6. Spouse Visa Status 

If the foreign national is married, employment options via the spouse should be considered.  For example, certain spouses to L-1, E-1, 2 or 3 and H-1B visa holders can apply to obtain employment authorization or are authorized to work incident to their status.  More below.   

7. Returning to the Home Country  

This is an option that must be considered after exploring other options.  Those in F-1 status as foreign students typically have a 60-day grace period following the OPT expiration date to leave the U.S. 

Other options which require additional time, strategy, and requirements include:  

8. O-1 Visas for Individuals with Extraordinary Ability   

This is a good option for individuals who can show extraordinary ability in the sciences, arts, education, sports, or business, or distinguished ability in the arts or entertainment.   The evidence must show that the candidate is among the small percentage of people who have risen to the very top of their field. 

9. L Visas for Intra-company Transferees  

Employers can sponsor Executives and Managers and individuals with Specialized Knowledge who have worked for a foreign entity related to a US company for at least one year for an L visa.  

10. H-1B1 Visas for Citizens of Singapore and Chile  

Employers can sponsor Citizens of Singapore or Chile for an H-1B1 visa available under the US-Chile and US-Singapore Free Trade Agreements. 

11. E-3 Visas for Citizens of Australia  

Employers can sponsor Citizens of Australia for an E-3 visa. The requirements of the E-3 visa are similar to the ones for the H-1B visa.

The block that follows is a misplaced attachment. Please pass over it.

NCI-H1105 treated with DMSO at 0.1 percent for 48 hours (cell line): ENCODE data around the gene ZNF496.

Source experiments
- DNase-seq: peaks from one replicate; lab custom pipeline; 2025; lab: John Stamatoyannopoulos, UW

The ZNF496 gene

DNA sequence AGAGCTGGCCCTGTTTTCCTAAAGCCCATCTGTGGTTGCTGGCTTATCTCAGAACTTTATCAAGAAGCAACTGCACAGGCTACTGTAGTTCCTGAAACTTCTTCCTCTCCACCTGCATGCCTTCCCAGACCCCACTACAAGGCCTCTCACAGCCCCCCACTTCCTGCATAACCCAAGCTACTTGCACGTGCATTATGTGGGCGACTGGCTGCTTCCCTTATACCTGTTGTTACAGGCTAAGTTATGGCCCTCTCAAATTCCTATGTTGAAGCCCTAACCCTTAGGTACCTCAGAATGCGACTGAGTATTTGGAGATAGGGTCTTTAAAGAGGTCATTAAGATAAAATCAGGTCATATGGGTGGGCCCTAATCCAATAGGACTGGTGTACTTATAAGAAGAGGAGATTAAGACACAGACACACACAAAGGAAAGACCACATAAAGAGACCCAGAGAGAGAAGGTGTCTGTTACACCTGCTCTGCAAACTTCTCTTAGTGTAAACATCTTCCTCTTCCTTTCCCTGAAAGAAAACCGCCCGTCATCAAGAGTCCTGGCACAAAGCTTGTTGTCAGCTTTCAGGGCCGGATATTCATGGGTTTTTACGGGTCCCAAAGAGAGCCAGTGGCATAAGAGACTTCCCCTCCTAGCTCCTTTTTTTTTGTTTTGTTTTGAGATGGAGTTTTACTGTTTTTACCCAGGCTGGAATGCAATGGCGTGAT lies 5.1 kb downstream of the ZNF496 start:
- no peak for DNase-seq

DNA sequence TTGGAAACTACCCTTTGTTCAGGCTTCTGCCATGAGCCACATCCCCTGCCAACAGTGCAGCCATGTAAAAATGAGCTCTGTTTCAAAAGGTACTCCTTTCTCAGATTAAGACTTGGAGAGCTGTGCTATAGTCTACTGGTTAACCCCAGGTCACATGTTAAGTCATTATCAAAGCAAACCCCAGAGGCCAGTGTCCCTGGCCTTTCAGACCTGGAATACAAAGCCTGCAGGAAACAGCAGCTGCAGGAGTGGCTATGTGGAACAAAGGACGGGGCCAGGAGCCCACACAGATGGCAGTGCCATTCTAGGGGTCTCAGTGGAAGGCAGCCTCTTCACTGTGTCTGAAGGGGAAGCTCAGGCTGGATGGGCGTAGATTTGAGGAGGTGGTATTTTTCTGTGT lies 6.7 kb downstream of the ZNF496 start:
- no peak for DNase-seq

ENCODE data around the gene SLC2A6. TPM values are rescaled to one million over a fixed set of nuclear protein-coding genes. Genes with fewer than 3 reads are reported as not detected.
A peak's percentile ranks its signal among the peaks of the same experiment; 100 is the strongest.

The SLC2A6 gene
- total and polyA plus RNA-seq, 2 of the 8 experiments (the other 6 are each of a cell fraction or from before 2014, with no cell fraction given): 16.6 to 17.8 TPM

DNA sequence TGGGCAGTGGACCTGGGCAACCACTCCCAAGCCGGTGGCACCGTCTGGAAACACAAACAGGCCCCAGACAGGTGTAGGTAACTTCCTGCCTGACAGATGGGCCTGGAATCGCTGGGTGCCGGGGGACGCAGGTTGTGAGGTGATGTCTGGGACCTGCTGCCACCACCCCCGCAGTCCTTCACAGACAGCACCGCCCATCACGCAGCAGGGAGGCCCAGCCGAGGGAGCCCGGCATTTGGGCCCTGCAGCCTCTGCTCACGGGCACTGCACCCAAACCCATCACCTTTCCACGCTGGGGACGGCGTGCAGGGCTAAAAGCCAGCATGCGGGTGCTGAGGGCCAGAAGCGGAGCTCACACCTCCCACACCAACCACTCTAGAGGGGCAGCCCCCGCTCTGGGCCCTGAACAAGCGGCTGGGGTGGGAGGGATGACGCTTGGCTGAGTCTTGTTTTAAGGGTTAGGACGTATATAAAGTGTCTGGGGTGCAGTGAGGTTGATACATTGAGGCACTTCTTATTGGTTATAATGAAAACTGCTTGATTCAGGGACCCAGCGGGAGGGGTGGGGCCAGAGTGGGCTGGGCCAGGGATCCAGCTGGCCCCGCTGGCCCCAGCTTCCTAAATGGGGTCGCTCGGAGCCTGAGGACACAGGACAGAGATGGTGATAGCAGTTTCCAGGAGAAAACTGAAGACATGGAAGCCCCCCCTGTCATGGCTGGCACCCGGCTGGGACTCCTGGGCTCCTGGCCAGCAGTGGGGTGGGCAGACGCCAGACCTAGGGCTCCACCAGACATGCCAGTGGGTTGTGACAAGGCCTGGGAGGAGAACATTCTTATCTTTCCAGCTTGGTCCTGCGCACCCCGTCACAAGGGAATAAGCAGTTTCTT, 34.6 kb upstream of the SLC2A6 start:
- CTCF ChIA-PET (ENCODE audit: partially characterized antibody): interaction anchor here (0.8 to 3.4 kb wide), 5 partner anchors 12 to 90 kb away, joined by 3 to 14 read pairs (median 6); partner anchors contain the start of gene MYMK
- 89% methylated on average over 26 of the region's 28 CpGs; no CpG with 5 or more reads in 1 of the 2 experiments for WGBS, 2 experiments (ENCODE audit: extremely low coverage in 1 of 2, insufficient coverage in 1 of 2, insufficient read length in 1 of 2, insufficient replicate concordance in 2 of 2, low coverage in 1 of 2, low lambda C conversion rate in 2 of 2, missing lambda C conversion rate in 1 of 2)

12. TN Visas for Canadian and Mexican Citizens  

Employers can sponsor Canadian and Mexican citizens for TN status under USMCA. TN status is limited to about 63 professional occupations listed under the agreement.   

13. H-4 Spouses of H-1B Visa Holders 

Certain H-4 are eligible to apply for a work permit if their H-1B spouse has an approved Form I-140, Immigrant Petition.  

14. E and L-1 visa holder spouses  

Certain spouses of E and L-1 workers in valid E-1, 2 or 3 or L-1 status are considered employment authorized incident to status and do not need to apply for employment authorization to work in the U.S. 

15. Green Cards under the PERM Track   

Employers can sponsor foreign workers for a green card via the PERM process – the first step of the green card process for many foreign nationals seeking permanent residence through their employment.  This process can take on average 2+ years and can only be considered as a very long-term work option.  

If you are looking for comprehensive guidance on alternatives to the H-1B, Giselle has published an entire book on the matter which is available on amazon: Beyond the H-1B: A Guide to Work Visa Options for Employers, Foreign Nationals, and Graduating Students.

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Updated April 12, 2024. Originally Published April 20, 2020.